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Open Thread: If I Wanted America to Fail…

FreeMarketAmerica.org has released a great video (above) called “If I Wanted America to Fail.” It’s a pretty decent list of policies one would want to implement to cause America to fail but it’s far from complete.

Here are a few suggestions of my own:

If I wanted America to fail, I would want congress to abdicate its war powers and give those powers to the president so he could commit acts of war against any country he desires for any or no reason at all.

If I wanted America to fail, I would want these undeclared wars to be open-ended with no discernable war aim. This would lead to blowback and create more enemies for America.

If I wanted America to fail, I would have troops deployed around the world to make sure the world is “safe for democracy” but would topple regimes, even those elected by the people of these countries, if the president found the new leaders not to his liking. This would create even more enemies who would try to cause America to fail.

If I wanted America to fail, I would do away with due process – even for American citizens who the president considers “enemy combatants.” I would want the president to have the ability to detain these people indefinitely, ship them to a foreign country, and even give the president the authority to kill these people anywhere in the world they are found.

If I wanted America to fail, I would have the ATF sell arms to Mexican drug cartels so they could kill innocent people on both sides of the border. I would name this operation after a lame action movie franchise and pretend to know nothing about it when details were made public (It’s not like the media would have any interest in investigating this deadly policy because this is a Democrat administration).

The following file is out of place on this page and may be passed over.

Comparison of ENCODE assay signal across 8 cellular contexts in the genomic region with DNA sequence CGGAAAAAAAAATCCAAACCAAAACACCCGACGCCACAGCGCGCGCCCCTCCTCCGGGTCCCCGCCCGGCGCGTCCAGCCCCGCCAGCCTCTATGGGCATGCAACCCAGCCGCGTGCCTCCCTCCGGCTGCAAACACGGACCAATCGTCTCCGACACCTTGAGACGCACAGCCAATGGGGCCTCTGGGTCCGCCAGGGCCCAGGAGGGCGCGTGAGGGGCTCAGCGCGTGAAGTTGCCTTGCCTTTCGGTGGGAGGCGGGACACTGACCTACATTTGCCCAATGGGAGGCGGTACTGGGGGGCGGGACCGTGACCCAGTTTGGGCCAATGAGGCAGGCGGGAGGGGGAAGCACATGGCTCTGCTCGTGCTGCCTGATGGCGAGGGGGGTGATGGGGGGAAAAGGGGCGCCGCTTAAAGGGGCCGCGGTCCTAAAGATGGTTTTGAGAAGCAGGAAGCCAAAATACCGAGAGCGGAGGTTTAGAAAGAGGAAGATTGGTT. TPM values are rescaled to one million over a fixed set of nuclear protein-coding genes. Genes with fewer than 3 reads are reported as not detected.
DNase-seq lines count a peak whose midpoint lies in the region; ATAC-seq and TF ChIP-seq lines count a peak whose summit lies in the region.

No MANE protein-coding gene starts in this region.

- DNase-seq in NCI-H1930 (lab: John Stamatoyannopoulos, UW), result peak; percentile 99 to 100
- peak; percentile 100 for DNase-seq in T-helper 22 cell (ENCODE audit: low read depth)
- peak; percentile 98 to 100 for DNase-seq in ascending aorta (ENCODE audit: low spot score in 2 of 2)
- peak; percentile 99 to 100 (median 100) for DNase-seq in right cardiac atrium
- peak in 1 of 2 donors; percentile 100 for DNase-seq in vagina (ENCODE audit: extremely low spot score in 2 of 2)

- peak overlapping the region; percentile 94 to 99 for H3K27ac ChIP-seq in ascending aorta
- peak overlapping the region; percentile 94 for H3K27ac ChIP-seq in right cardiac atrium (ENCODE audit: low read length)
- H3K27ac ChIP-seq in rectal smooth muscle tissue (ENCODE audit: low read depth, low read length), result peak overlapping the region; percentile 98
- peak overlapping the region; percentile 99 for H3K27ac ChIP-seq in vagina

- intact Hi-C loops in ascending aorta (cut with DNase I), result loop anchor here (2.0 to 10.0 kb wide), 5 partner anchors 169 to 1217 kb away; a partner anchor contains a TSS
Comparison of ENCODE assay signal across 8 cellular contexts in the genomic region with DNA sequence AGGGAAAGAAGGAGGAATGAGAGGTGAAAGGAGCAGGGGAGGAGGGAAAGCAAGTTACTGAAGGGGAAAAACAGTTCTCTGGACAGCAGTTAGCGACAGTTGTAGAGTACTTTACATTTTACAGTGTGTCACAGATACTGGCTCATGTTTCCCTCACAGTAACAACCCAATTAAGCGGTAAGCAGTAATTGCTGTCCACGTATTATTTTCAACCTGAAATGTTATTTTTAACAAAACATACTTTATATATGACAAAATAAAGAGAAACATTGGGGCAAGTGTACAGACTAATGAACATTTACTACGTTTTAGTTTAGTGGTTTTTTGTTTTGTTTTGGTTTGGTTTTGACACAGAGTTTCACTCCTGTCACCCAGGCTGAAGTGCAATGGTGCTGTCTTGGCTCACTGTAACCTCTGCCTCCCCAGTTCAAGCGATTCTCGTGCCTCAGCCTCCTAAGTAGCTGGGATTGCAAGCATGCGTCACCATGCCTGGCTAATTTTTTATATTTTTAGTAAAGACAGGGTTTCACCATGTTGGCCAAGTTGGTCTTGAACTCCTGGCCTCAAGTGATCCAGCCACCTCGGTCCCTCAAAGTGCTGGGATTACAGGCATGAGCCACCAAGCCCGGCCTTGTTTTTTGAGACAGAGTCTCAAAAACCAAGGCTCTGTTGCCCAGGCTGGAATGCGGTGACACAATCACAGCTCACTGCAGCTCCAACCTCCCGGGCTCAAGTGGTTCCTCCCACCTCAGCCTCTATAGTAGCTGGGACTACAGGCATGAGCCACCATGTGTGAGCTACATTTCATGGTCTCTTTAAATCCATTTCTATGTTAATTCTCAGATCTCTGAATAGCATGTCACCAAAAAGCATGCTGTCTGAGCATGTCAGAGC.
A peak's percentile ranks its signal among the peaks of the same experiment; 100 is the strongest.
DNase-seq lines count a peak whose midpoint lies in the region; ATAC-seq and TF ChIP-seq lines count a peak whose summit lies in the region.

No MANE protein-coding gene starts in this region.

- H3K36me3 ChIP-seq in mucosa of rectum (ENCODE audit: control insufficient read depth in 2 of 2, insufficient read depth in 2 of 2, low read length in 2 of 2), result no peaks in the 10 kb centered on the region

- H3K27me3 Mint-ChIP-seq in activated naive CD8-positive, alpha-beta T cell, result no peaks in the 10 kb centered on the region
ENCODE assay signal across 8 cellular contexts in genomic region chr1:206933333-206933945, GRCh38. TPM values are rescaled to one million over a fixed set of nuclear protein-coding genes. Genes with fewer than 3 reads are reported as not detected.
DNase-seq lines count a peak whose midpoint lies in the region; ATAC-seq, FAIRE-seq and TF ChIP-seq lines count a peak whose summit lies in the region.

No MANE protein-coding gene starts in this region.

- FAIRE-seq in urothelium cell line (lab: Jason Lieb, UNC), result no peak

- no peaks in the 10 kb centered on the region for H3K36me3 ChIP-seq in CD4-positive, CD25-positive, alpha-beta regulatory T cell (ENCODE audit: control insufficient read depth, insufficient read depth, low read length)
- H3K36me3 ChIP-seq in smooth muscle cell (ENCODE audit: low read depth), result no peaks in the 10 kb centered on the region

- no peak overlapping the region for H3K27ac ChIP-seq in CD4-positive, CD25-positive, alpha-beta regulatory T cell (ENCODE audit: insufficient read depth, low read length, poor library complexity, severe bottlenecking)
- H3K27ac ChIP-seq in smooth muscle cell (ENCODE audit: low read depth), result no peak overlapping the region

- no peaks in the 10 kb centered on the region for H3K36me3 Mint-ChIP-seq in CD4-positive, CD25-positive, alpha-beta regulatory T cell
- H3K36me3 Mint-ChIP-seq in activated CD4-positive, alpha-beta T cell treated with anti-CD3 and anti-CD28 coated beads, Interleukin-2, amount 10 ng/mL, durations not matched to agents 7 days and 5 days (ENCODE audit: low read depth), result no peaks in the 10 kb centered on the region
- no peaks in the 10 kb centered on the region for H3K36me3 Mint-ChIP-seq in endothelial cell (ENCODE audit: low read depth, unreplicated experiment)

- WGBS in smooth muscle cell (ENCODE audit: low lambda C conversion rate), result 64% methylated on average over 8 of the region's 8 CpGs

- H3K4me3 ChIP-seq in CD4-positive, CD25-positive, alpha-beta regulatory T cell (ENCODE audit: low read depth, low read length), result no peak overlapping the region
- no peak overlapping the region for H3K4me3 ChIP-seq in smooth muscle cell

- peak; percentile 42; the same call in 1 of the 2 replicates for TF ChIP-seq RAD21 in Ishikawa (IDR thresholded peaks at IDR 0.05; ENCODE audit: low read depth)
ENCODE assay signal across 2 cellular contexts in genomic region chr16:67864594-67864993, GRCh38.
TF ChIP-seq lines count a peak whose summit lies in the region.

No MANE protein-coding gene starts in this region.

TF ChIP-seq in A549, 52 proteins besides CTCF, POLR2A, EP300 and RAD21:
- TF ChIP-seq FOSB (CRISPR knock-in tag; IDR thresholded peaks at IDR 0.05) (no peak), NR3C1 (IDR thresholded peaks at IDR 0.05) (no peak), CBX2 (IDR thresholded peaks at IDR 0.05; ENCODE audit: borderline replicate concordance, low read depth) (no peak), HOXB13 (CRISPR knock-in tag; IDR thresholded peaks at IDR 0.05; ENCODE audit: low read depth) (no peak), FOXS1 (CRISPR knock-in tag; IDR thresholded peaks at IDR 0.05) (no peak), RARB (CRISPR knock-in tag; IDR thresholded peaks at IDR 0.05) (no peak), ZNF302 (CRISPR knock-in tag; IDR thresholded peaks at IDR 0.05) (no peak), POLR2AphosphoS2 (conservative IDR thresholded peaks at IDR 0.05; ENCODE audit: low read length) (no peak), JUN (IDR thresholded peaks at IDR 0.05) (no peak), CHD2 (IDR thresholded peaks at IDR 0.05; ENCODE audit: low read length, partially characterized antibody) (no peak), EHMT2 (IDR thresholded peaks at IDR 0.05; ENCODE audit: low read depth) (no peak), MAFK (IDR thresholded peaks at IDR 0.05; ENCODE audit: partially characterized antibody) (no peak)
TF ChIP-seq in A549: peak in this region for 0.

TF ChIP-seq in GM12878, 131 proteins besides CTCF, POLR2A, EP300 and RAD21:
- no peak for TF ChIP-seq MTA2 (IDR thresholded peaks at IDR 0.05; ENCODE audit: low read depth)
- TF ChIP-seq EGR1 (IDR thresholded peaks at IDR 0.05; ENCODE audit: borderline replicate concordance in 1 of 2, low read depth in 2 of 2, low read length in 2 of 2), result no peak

Now it’s your turn. What are the policies being implemented now that you would want implemented if your goal was to make America fail?

Donald Trump: Corporatist Bully

I do not like Donald Trump. I don’t dislike him because of his wealth; he probably earned most of his wealth honestly. Some dislike Trump because he is a self promoter. I don’t dislike Trump for this reason either. Many successful individuals are great at self promotion and developing a successful brand (a very good attribute to have to have a successful political campaign).

No, the reason I really dislike Donald Trump – even putting aside his becoming the new face of the Birther movement in recent weeks, his support of the auto bailouts, raising taxes, his anti-free trade proposal that would place a 25% tariff on all Chinese products, and his support for single payer universal healthcare – is quite simply that he is a corporatist bully.

For those who don’t quite understand the difference between a capitalist and a corporatist, I highly encourage you to read Brad’s post “Mercantilism, Fascism, Corporatism — And Capitalism.” This distinction is an important one. Donald Trump is the poster child for what many on the Left as a greedy capitalist; a caricature of everything that is wrong with capitalism as preached by the Ralph Naders and Michael Moores of the world.